When we first met Miguel Pina, Mondraker Bikes’ CEO, it was in a hotel conference room surrounded by fellow MTB journalists and some key Mondraker employees. The Spanish brand had gathered us together to announce their intent to bring bikes to North America. It was a highly anticipated move. After a quick introduction and background about the company, like a proud father, Miguel began showing us his figurative wallet full of baby pictures. Except the baby pictures were sexy carbon fiber bicycles filling the room around us. One bike stood out amongst the svelte Spanish machines – it was noticeably plumper than the rest. The E-Crusher.
“Just a few years ago you would have heard me tell you that Mondraker is a mountain bike brand, and we would never make an e-bike!” proclaimed Miguel. He continued, “I was not a fan of the performance of the heavy electric bikes and did not believe they were what mountain bikers wanted to ride. Then we started developing our own, mostly due to market pressure. Within the first year it was our number one selling bike.” It was as if he couldn’t believe it himself, “We had worked years to create our brand and build bikes that people grew to love, and within one year an e-bike surpassed all the others,” Miguel said.
As our presentation and lesson concluded we looked at the itinerary and geared up for the upcoming day’s riding. We’d be spending time aboard several bikes, most of which were human powered and highlighted in our original post.
On our second day of riding we spent some time in an e-bike friendly location and got the chance to pit the E-Crusher head to head against lighter, more nimble mountain bikes like the Foxy RR. It was one of our first proper rides aboard an eMTB and we were skeptical.
The E-Crusher is a 150mm all mountain rig with a 160mm of travel up front. It is designed around Mondraker’s Forward Geometry philosophy and built as a truly capable do-it-all e-bike. The fully carbon bike utilizes many contemporary features Mondraker employs on their other dual suspension bikes. The Boost axle spacing, 27.5+ tires, tapered head tube and Enduro MAX sealed bearings are all features that mountain biker’s have grown to expect from a high performance bike. Mondraker also specs a quality build with a Trunnion mounted Rock Shox Super Deluxe shock, Yari RC fork, Shimano XT shifting and SRAM Guide RE brakes.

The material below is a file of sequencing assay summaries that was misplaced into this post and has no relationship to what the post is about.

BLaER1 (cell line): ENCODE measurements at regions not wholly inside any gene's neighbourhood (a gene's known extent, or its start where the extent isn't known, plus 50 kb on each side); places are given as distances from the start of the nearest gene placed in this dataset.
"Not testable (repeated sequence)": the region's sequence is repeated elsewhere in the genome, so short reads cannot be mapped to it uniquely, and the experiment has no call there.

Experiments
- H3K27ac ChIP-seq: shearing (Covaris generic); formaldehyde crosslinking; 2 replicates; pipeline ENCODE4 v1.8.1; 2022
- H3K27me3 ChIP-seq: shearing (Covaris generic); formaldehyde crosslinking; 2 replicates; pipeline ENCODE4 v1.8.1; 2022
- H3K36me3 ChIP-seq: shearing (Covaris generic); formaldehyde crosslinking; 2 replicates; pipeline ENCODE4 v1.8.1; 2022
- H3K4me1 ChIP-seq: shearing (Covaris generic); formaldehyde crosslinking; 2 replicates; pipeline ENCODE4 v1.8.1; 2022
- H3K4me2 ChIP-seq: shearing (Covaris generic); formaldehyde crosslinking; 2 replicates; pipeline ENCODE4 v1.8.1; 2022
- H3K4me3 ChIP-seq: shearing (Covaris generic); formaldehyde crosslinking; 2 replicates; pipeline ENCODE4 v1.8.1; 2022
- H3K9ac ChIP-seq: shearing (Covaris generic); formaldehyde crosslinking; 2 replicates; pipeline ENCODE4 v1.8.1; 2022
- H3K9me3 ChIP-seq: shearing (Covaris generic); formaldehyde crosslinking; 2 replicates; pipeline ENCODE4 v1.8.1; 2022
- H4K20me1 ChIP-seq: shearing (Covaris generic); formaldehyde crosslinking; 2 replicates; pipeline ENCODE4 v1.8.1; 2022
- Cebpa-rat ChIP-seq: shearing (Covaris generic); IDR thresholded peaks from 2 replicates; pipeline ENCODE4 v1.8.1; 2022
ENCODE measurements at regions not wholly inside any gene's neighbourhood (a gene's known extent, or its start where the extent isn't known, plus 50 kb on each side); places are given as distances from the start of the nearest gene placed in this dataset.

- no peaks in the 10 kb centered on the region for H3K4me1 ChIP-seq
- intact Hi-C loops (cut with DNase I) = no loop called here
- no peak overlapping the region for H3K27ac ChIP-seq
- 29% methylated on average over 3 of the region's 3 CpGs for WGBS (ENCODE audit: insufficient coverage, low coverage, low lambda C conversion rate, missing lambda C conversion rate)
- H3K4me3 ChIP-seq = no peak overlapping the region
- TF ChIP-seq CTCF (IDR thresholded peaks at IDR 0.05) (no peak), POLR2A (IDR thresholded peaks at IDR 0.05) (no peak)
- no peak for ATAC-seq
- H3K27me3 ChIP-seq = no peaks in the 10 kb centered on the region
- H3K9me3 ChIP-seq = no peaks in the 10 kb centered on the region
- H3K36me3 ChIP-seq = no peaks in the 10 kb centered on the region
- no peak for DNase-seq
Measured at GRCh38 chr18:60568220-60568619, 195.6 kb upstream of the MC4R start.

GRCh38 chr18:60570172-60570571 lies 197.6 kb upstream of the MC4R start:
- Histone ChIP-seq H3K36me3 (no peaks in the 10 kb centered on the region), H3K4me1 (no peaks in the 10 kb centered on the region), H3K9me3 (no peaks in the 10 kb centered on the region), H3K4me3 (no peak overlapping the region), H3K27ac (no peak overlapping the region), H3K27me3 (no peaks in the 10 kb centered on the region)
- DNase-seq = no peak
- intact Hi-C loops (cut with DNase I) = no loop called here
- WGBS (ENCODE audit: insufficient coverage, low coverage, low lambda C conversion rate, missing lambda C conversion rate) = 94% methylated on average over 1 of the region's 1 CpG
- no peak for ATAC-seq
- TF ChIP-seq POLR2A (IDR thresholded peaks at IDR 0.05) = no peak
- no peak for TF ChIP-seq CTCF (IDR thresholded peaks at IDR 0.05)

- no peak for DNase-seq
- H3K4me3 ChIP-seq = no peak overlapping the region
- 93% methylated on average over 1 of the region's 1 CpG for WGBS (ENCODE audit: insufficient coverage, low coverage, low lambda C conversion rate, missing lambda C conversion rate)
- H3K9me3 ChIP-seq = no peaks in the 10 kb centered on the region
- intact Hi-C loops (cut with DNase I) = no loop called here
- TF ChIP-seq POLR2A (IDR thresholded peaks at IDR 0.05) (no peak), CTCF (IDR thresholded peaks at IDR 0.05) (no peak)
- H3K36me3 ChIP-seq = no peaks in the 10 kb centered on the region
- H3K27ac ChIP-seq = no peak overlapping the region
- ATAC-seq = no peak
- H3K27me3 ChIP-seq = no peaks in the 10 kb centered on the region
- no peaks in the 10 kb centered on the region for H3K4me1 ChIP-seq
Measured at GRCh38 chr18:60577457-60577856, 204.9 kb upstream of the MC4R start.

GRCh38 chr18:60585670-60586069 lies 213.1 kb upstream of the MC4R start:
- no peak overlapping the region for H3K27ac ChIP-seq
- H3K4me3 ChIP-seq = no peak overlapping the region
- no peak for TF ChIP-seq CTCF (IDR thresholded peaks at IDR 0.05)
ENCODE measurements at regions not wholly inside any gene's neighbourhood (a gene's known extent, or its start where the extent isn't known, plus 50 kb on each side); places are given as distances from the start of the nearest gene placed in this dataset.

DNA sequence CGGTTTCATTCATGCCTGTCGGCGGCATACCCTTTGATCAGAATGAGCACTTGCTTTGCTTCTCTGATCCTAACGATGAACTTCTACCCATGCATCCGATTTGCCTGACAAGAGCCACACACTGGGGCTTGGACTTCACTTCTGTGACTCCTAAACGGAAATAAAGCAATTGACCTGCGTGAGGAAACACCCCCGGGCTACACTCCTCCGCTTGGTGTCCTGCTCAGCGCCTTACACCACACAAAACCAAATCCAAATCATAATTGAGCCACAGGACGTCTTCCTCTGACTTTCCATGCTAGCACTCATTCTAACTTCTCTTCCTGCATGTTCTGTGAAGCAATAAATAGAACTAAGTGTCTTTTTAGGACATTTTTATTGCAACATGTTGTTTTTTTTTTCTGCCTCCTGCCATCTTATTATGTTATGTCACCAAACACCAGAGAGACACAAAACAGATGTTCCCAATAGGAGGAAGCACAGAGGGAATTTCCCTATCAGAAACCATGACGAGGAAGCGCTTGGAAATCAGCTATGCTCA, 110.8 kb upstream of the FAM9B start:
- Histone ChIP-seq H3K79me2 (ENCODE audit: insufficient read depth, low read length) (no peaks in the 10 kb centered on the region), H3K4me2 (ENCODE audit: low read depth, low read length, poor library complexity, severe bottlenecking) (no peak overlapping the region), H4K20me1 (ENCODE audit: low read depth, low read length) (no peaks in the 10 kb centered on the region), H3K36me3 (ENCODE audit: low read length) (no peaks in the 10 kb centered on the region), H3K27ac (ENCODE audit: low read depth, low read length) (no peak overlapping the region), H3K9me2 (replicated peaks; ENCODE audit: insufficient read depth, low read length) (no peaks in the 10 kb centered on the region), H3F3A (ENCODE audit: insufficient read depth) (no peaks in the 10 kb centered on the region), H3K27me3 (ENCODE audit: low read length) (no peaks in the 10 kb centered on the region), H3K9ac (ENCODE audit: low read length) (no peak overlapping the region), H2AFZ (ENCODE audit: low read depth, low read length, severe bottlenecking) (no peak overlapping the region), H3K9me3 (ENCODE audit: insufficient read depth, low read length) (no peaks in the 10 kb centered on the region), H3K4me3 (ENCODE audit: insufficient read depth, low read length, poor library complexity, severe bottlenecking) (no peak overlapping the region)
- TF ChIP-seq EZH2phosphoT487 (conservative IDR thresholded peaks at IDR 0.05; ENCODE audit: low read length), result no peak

The Zero Suspension System is Mondraker’s take on a virtual pivot design that utilizes two short links to compress and control the shock from both ends. The intent was to create a floating shock that pedals efficiently, handles bumps with confidence and gives aggressive riders the progression they need towards the end of travel.
Mondraker was among the first bicycle manufacturers to embrace the longer, lower, slacker geometry philosophy before it was trendy. Their Forward Geometry theory placed riders in a balanced position over the bike with longer front-center measurements and shorter stems. The goal is to create bikes that make the rider feel safer and more composed at speed and on steep terrain. A longer wheelbase will slow down the twitchiness of a bike at speed, but this comes at a cost to slow speed agility on flatter trails.
Shimano Steps 8000
The XT drivetrain mates up beautifully with the Shimano Steps 8000 motor and 500Wh battery. With a slick integrated battery, Shimano’s system offers users three pedaling assistance levels: Eco, Trail or Boost. We have many things to praise about the Shimano system but the easiest to mention is the integration between the left-hand Firebolt shifters and the LCD display screen. With both hands on the bar you can switch between any of the three modes and see your current speed, cadence, distance, battery range and more. There is even a walk-assist mode for when the trail gets too technical to ride or you’d rather push passed an obstacle.